With rare, archival footage, works and words, as well as first-hand accounts from those who also turned to New York City as a muse, this is an intimate portrait of the Icarus of modern art.

Queercore: How to Punk a Revolution

Wednesday, June 20, Globe Cinema at 9:15 p.m.

Even if you’ve never heard of queercore, you’ve likely heard queercore and didn’t even know it.

Queercore was a reactionary movement that began in the 1980s in response to the uber-masculine and homophobic trajectory punk rock was taking. As a means to “punk” the punks, LGBTQ+ activists fought back by creating their own zines which were in turn promoted by mainstream punk zines like Maximum RocknRoll.

Punk bands were formed in the U.S. and Canada in solidarity with the movement, and regardless of whether they had LGBTQ+ members or not, promoted a message of anti-homophobia and solidarity.

Many of these bands and zines went on to become hugely influential on the Riot Grrrl movement of the early ’90s.

The film takes a look at the queercore and homocore movements, as well as its founders, and gathers commentary from musicians and artists who lived it or were influenced by it – including Bruce LaBruce, P-Orridge, Kathleen Hanna, Kim Gordon, John Waters, and former Sled Island guest curator, Peaches.

imagineNATIVE Film & Video Tour

Thursday, June 21, Arts Commons at 5 p.m.

To celebrate National Indigenous Peoples Day, Sled Island is teaming up with Toronto’s  imagineNATIVE Film and Media Arts Festival, as well as the Treaty 7 Film Collective to screen selections from films made by Indigenous artists, producers, writers and directors.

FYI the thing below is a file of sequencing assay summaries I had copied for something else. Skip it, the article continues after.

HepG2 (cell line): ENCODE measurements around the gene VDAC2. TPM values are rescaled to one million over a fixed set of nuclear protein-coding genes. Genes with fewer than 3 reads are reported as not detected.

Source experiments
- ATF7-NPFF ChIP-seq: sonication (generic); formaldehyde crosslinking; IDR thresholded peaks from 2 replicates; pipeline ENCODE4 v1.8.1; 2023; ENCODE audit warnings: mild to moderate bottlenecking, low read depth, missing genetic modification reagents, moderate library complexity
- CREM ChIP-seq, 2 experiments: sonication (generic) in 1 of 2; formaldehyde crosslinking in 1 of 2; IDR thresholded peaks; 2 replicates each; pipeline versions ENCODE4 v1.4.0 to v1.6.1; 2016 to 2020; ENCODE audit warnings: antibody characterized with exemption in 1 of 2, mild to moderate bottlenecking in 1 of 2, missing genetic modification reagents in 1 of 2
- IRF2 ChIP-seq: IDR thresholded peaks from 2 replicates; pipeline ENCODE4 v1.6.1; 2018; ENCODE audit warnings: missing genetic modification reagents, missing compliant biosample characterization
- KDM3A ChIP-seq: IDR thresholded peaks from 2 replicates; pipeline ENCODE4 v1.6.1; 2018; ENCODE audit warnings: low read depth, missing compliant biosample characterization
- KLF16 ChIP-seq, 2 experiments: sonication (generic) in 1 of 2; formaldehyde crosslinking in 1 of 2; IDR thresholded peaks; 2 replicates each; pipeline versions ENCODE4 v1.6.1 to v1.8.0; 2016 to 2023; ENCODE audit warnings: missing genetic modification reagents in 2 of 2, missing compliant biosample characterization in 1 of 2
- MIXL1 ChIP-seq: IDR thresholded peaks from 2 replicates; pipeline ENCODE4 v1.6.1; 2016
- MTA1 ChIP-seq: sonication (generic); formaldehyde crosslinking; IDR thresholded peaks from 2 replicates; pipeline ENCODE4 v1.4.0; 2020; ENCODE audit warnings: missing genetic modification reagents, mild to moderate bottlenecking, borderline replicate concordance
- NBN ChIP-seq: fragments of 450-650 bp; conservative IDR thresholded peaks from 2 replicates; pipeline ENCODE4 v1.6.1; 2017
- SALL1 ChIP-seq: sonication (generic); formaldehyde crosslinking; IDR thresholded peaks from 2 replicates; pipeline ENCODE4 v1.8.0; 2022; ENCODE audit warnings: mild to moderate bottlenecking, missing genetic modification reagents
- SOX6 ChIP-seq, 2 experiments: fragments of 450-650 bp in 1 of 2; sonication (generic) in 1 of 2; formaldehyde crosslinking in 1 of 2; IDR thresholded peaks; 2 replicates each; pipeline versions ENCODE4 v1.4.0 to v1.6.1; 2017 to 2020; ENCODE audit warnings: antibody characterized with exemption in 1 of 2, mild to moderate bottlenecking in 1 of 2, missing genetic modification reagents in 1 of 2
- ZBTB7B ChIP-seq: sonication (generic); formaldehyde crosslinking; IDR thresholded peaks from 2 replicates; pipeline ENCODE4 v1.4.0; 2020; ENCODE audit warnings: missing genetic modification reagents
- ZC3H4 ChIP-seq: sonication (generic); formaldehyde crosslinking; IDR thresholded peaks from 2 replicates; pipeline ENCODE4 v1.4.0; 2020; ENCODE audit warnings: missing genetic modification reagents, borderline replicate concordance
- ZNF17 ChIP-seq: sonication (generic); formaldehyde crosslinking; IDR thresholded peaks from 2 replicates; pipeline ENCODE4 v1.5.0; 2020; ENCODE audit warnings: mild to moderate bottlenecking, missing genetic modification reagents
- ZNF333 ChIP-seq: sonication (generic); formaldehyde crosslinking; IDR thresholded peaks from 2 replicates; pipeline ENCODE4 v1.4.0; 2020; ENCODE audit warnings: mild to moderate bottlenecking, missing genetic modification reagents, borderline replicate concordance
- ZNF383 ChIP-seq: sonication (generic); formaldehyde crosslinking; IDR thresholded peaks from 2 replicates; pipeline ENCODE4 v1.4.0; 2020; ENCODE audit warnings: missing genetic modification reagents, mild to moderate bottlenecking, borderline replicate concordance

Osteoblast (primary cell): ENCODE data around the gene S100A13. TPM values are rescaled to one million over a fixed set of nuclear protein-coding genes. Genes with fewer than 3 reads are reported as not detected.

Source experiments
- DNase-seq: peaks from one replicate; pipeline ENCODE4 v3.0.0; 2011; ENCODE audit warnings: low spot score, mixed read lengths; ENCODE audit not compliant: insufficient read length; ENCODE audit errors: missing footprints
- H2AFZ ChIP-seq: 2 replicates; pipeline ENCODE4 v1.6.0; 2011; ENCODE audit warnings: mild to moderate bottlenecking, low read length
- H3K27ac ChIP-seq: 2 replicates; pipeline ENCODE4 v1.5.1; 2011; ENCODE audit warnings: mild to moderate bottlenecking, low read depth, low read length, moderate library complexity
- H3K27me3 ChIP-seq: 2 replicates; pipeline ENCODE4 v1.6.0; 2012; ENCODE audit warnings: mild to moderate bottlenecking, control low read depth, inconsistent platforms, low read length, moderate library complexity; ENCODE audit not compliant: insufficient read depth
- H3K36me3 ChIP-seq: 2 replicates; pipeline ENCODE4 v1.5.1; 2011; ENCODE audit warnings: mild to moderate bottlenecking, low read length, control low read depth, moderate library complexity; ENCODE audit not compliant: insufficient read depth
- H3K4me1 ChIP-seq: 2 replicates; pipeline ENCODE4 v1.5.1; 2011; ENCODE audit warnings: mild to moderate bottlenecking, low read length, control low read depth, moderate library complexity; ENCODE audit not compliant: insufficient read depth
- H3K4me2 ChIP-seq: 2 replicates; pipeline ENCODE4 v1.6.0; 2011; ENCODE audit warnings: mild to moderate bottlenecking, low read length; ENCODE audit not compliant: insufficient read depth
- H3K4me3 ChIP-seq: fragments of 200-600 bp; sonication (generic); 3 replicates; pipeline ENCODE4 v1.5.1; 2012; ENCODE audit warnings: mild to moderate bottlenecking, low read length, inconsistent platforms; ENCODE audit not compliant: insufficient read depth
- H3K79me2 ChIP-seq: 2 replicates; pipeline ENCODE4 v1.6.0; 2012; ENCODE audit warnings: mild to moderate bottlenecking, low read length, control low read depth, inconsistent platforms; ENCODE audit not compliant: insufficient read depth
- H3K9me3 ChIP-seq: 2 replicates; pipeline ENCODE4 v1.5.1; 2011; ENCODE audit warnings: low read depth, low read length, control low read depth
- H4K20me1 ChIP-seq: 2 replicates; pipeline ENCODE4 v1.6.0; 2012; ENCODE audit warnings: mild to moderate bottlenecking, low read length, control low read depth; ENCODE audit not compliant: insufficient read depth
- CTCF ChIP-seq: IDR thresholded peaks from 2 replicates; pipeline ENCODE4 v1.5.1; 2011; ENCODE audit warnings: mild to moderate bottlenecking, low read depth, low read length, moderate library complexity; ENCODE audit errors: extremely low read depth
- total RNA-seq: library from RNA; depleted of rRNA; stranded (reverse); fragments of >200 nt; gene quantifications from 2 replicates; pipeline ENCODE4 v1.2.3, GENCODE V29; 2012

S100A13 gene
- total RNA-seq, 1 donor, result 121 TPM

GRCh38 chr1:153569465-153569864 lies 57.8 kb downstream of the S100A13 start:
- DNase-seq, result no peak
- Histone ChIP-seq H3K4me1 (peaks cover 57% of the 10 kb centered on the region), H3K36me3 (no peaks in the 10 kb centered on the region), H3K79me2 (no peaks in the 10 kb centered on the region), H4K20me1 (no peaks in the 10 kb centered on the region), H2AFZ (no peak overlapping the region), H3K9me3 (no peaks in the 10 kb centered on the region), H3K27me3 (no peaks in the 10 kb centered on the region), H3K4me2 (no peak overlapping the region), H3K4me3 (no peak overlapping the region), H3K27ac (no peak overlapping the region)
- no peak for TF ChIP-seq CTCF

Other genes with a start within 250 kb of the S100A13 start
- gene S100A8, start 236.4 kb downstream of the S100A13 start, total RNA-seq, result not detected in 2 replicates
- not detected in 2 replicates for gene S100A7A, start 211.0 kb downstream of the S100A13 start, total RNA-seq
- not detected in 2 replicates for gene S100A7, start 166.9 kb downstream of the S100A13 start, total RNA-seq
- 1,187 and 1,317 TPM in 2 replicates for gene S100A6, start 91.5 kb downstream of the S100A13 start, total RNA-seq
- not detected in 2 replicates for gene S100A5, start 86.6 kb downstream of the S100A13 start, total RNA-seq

“(imagineNATIVE) do a tour around Canada in remote communities,” says Brunnhofer. “This is the first time they’re collaborating with another arts festival.”

Local filmmaker Trevor Soloway will be premiering two short films — a narrative short called Indian Giver, and the first in a four-part documentary, featuring country musician Arman Duck Chief.

Brunnhofer says the imagineNATIVE showcase is a way to feature up-and-coming artists and emerging talent from Canada’s Indigenous filmmakers.

Nico, 1988

Thursday, June 21, Globe Cinema at 9:15 p.m.

Nico, 1988 is Sled Island’s only feature film this year, offering a very dark and often painful look at the last years of Nico, the raspy-voiced chanteuse known for her collaborations with The Velvet Underground.

Voted best film of the Venice Film Festival, this biopic starring Trine Dyrholm is a harrowing look at a woman who had very little control over her own destiny, and who lived in the shadow of the muse she once was, but never aspired to be.

“It’s about her last tour through Europe,” says Brunnhofer. “It’s a heavy film, engaging and visceral.”

Sled Island’s film festival runs from Tuesday, June 19 until Thursday, June 21 at various locations. Tickets are available at with the exception of imagineNATIVE, which is free to the public.

Described by some as a “cute dictionary” and a “punk rock Tina Fey,” Autumn Fox is a freelance writer and editor living in Calgary. She loves puns, irony and Vi-Co. Find her on Twitter @AudieCantFail.